# 12-267/Derivation of Euler-Lagrange

Disclamer: This is a student prepared note based on the lecure of Tuesday October 2nd.

For a function $y(x)$ defined on $[a, b]$ to be an extremum of $J(y) = \int_a^b F(x, y, y') dx$, it must be that for any function $h(x)$ defined on $[a, b]$ that preserves the endpoints of $y$ (that is, $h(a) = 0$ and $h(b) = 0$), we have $\frac{d}{d \epsilon } J(y + \epsilon h)$$|_{\epsilon = 0} = 0$.

$\frac{d}{d \epsilon } J(y + \epsilon h)$$|_{\epsilon = 0}$

$= \frac{d}{d \epsilon } \int_a^b F(x, y + \epsilon h, y' + \epsilon h') dx |_{\epsilon = 0}$

Let $F_n$ signify F differentiated with respect to its nth variable.

$= \int_a^b (F_1 \cdot 0 + F_2 \cdot h + F_3 \cdot h') dx |_{\epsilon = 0}$

$= \int_a^b (F_2(x, y, y') \cdot h + F_3(x, y, y') \cdot h') dx$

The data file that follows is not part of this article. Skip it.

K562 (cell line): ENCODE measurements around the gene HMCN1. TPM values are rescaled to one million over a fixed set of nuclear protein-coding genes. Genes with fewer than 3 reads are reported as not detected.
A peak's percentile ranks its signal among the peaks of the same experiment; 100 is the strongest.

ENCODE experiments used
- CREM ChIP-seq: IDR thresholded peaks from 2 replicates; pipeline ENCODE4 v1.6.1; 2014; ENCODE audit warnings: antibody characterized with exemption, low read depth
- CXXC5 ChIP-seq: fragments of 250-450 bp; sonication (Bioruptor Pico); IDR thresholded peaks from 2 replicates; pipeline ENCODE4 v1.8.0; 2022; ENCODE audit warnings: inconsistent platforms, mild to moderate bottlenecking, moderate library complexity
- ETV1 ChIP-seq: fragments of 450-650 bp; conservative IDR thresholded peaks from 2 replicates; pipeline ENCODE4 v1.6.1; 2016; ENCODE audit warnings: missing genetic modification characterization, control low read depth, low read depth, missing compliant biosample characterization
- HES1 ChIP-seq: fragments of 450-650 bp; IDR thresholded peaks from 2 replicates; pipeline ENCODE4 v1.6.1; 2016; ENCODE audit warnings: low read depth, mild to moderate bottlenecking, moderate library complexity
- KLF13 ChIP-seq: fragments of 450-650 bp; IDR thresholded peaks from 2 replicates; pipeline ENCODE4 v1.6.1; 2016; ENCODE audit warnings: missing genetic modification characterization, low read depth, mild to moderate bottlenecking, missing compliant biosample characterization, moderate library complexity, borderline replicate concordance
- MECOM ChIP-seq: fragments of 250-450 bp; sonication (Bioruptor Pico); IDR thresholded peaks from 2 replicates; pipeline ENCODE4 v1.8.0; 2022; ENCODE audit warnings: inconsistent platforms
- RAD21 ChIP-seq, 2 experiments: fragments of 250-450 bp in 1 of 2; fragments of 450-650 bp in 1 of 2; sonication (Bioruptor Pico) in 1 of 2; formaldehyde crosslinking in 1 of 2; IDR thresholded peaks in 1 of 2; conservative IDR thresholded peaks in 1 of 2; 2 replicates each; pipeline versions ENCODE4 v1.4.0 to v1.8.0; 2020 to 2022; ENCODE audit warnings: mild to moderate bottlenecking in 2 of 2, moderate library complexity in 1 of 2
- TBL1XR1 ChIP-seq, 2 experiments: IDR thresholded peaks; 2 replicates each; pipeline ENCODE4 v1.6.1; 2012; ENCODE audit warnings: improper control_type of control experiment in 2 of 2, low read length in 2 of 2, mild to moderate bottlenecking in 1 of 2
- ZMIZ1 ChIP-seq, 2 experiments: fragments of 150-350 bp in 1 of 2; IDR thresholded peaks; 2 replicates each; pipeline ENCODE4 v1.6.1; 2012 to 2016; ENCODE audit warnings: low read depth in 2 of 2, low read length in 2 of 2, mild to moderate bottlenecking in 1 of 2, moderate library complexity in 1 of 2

$= \int_a^b (F_2 \cdot h - [\frac{d}{dx} F_3] \cdot h) dx + F_3 \cdot h |_a^b$ (integrating by parts)

Due to the constraints of $h(a) = 0$ and $h(b) = 0$, $F_3 \cdot h |_a^b = 0$.

$= \int_a^b (F_2 - \frac{d}{dx} F_3) \cdot h dx$

As this must be equal to 0 for all h satisfying the endpoint constraints, we must have that $F_2 = \frac{d}{dx} F_3$, or in other terms, $F_y - \frac{d}{dx} F_y' = 0$.

Special cases (without derivations):

In the case that F does not depend on y', we have $F_y = 0$

In the case that F does not depend on y, we have $F_{y'} = c$

In the case that F does not depend on x, we have $F - y'F_{y'} = c$